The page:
So let’s just look past the fact that the fact that The Dungeon was housed in the hospital basement, and obviously hadn’t been the attention of any funding since circa 1976. One of the reasons I had *chosen* (I emphasise this, as I really didn’t have much of a choice), my local hospital instead of the state psychiatric facility was the hope that I could be treated for my medical problems as well as psychiatric issues. However, despite the fact that I was newly diagnosed with an autoimmune disease, the medical care I received as a psychiatric patient was appallingly neglectful. So neglectful in fact, that formal complaints were lodged by two of my loved ones, and an investigation was launched.
For starters, we were informed that the Dietetics department would not treat anyone from the psychiatric department.
What the actual crap?
Anorexia anyone? Bulimia? What about people whose mental illness deters them from eating? What about people who just plain FORGET to eat? The ones who don’t have money to eat? What about the vast body of research that links nutrition and mental health? Having spent five months in various institutions I can confidently say that I saw very few people in the grasp of mental illness who had optimal nutritional health.
This is an excerpt of my husbands complaint letter to the hospital.
“Rachael’s condition is food allergy related, and she also has a history of gluten intolerance, as such she should see a dietician. When this was requested on multiple occasions, we were informed that Dietetics would not see anyone from the psychiatric ward. I contacted the Department of Nutrition myself as they confirmed they could not see Rachael while she was a psychiatric inpatient, but could if she was on the Gastroenterology ward. This sounds a lot like stigma and discrimination.”
And this is the response we got.
“The original referral forwarded by the psychiatric registrar to Dietetics was received by the Department on 28th April, 2014. A follow up call alerted the registrar that Dietetics is not funded for patients staying in the psychiatric ward. …I would like to reassure you there is no discrimination of patients staying in the psychiatric ward and should a psychiatric patient deteriorate medically then they are admitted to the main hospital and afforded the same level as care and treatment as any other acutely unwell patient.”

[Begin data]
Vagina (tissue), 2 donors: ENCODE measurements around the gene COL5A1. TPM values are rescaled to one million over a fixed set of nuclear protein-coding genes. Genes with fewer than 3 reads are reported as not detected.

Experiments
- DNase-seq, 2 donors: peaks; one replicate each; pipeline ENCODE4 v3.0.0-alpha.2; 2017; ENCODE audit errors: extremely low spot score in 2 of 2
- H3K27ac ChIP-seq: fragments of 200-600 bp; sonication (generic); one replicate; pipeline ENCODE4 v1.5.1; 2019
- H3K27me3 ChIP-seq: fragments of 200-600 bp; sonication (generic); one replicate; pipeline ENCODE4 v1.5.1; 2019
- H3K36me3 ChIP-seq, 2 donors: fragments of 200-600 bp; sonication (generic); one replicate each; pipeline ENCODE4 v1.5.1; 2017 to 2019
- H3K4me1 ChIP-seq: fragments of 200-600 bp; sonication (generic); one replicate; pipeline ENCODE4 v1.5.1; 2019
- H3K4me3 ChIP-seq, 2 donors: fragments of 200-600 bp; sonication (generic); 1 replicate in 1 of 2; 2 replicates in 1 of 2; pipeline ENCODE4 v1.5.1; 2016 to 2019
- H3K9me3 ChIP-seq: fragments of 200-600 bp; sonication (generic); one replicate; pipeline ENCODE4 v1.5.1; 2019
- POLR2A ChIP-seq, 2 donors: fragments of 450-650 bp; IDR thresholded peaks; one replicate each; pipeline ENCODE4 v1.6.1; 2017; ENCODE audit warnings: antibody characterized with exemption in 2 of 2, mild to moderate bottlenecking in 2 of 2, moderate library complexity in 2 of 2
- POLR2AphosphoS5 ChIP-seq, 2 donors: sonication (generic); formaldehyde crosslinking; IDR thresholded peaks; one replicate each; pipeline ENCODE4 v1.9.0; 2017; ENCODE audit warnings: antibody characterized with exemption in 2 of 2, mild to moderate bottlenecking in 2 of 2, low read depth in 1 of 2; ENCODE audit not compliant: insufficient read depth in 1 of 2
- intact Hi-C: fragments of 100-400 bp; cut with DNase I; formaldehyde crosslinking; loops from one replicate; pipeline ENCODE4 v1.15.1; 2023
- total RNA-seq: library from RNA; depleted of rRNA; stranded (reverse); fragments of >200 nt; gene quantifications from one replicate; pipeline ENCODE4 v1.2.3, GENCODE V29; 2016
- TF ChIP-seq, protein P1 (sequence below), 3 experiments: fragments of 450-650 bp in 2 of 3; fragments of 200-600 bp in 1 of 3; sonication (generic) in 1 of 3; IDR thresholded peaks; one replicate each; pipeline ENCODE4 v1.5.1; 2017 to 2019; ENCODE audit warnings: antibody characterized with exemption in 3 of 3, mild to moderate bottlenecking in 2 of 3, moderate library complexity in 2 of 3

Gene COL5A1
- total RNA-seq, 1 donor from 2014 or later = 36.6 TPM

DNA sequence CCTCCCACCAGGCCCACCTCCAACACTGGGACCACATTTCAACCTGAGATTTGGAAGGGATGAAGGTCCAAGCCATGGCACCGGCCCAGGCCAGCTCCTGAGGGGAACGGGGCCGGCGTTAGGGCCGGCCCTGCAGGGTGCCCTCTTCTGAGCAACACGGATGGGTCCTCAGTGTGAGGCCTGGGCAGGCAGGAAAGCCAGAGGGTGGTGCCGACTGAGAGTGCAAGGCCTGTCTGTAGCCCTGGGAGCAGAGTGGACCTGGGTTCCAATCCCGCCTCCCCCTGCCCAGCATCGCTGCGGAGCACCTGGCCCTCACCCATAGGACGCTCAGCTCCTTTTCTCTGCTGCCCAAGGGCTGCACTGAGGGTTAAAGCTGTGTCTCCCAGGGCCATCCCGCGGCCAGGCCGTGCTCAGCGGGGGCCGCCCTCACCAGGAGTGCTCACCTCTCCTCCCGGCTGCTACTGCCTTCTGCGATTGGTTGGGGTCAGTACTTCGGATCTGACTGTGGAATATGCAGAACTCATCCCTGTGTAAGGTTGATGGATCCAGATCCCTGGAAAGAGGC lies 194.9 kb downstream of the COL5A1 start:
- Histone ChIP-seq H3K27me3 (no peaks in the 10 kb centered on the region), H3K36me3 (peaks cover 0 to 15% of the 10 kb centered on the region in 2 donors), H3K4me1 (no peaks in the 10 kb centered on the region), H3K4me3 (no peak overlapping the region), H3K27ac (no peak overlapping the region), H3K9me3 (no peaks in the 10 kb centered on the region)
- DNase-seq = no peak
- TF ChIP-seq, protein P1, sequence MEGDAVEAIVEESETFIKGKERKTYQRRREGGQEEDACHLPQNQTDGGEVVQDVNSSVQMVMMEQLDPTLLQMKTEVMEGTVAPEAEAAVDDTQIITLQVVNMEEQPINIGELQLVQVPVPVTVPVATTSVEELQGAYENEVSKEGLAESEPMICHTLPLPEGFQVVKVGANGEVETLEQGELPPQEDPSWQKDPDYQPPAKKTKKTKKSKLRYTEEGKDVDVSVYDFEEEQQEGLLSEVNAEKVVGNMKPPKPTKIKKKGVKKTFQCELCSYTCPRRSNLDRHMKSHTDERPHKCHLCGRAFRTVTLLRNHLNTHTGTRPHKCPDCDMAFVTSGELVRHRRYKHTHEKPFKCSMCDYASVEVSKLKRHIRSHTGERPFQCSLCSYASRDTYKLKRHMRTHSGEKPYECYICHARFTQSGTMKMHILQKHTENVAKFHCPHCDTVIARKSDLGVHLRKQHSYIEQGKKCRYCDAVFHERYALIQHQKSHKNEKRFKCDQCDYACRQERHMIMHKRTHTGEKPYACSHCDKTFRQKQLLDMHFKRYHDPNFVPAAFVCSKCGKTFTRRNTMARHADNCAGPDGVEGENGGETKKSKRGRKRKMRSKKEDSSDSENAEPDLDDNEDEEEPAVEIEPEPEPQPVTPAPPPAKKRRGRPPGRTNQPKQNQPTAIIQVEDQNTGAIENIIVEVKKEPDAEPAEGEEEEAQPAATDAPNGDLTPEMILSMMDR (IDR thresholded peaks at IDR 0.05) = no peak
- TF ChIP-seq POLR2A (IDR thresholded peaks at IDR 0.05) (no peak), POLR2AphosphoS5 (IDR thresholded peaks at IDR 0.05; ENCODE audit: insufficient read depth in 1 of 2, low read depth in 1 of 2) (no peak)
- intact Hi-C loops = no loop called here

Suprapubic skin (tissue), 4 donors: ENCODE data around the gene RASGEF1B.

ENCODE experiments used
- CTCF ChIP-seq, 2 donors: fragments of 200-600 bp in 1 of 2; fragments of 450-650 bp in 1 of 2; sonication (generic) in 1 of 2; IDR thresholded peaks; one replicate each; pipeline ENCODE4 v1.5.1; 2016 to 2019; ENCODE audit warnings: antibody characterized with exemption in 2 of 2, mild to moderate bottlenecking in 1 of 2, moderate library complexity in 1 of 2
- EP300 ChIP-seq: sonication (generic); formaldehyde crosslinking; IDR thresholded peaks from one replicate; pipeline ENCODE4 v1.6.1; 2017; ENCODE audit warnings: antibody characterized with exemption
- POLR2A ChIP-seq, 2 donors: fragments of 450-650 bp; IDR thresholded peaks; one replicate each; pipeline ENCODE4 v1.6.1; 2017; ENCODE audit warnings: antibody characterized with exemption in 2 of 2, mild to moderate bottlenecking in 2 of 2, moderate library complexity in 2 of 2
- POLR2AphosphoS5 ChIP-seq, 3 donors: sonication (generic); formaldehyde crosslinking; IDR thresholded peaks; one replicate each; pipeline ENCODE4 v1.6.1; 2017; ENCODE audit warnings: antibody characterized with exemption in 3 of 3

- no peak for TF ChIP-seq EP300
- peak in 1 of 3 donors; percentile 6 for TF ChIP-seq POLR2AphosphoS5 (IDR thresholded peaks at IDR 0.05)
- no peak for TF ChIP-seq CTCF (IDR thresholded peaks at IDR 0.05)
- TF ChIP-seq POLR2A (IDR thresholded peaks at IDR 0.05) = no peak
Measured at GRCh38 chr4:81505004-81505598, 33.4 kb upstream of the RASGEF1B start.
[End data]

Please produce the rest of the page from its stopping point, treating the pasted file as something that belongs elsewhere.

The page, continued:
So patients are only afforded the same level of care and treatment IF they are admitted to the main hospital? Sounds pretty fishy to me.
But Dietetics weren’t the only department unwilling to get their hands dirty on the psychiatric ward. The Gastroenterology department were exceedingly reluctant to take the five mile walk down to the ward and actually come and see me. At worst they “forgot”, sometimes they would phone the department instead of actually examining me, and at best they arrived…days late… telling me that my condition didn’t exist because they had never heard of it.
The surgical and investigative procedures I desperately needed were cancelled multiple times at the very last moment, and despite being an inpatient for nine weeks they were never actually conducted (the psychiatric team gave up and actually referred me to another hospital for the procedures). One night I was in unbearable abdominal pain and the nurses were extremely concerned about my wellbeing. Despite numerous calls to the out of hours doctor between 8:30 pm and midnight, he didn’t come and see me until 5:30 the next morning, and then it was all “OH MY GOD THIS COULD BE SERIOUS!”
Oh, I could talk for days about the poor medical treatment I was offered at that hospital.
Except for the psychiatric team. They were amazing.
But if there is one thing I have learned from this experience (my “field” research…according to Steven ;)), it’s that stigma is still alive. We think things have gotten so much better since One Flew over the Cuckoo’s Nest. But discrimination is still occurring, all around us, and in the most unlikely of places.
Stigma still lives, people. Let’s share, care, and make things fair.